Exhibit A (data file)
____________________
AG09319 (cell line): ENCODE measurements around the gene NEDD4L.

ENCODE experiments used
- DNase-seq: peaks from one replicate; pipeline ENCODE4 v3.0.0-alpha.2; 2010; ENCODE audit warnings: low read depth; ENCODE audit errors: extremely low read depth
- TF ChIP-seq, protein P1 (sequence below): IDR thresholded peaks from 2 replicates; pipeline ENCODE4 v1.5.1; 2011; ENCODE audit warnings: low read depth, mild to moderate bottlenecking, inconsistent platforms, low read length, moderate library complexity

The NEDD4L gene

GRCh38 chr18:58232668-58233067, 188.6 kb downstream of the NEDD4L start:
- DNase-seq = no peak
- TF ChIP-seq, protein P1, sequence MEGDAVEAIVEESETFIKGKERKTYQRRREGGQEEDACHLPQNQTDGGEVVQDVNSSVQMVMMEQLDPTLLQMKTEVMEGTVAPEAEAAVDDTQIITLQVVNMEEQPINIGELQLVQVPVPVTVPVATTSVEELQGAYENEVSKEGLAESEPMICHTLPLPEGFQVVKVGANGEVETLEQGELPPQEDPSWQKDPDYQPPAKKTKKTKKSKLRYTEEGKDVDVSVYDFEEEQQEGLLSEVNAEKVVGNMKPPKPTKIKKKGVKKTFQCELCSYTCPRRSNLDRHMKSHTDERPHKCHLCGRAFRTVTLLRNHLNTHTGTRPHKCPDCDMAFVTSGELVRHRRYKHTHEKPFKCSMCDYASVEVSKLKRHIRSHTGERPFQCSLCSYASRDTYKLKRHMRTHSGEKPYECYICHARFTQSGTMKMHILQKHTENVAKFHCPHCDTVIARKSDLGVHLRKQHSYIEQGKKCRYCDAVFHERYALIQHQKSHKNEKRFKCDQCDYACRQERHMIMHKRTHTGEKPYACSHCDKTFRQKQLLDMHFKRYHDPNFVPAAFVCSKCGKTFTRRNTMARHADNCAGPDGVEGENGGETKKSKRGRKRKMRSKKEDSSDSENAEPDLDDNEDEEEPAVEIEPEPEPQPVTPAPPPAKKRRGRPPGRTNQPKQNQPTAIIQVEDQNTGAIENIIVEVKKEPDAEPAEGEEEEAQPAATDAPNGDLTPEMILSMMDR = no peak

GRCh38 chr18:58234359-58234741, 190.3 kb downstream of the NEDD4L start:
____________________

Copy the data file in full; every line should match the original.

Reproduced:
AG09319 (cell line): ENCODE measurements around the gene NEDD4L.

ENCODE experiments used
- DNase-seq: peaks from one replicate; pipeline ENCODE4 v3.0.0-alpha.2; 2010; ENCODE audit warnings: low read depth; ENCODE audit errors: extremely low read depth
- TF ChIP-seq, protein P1 (sequence below): IDR thresholded peaks from 2 replicates; pipeline ENCODE4 v1.5.1; 2011; ENCODE audit warnings: low read depth, mild to moderate bottlenecking, inconsistent platforms, low read length, moderate library complexity

The NEDD4L gene

GRCh38 chr18:58232668-58233067, 188.6 kb downstream of the NEDD4L start:
- DNase-seq = no peak
- TF ChIP-seq, protein P1, sequence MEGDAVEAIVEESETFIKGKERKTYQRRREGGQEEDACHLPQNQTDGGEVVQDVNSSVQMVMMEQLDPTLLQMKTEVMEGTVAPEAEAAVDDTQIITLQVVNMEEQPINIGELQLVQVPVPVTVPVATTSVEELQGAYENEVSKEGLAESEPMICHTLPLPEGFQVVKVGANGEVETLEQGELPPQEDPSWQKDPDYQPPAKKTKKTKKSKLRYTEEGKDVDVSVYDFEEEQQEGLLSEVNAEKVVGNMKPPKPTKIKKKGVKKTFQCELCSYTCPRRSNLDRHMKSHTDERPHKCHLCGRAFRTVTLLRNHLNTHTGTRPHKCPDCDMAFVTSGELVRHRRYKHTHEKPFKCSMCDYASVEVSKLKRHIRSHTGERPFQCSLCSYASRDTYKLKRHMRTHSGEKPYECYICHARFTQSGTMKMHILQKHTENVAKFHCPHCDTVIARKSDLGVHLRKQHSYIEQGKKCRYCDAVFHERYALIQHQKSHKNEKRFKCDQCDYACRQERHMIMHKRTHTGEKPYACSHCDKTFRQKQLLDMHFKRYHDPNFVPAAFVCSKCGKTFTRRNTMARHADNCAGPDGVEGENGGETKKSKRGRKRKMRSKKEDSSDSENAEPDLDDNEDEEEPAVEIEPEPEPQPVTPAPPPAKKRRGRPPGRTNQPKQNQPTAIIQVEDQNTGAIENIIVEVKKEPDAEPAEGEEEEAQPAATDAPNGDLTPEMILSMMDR = no peak

GRCh38 chr18:58234359-58234741, 190.3 kb downstream of the NEDD4L start: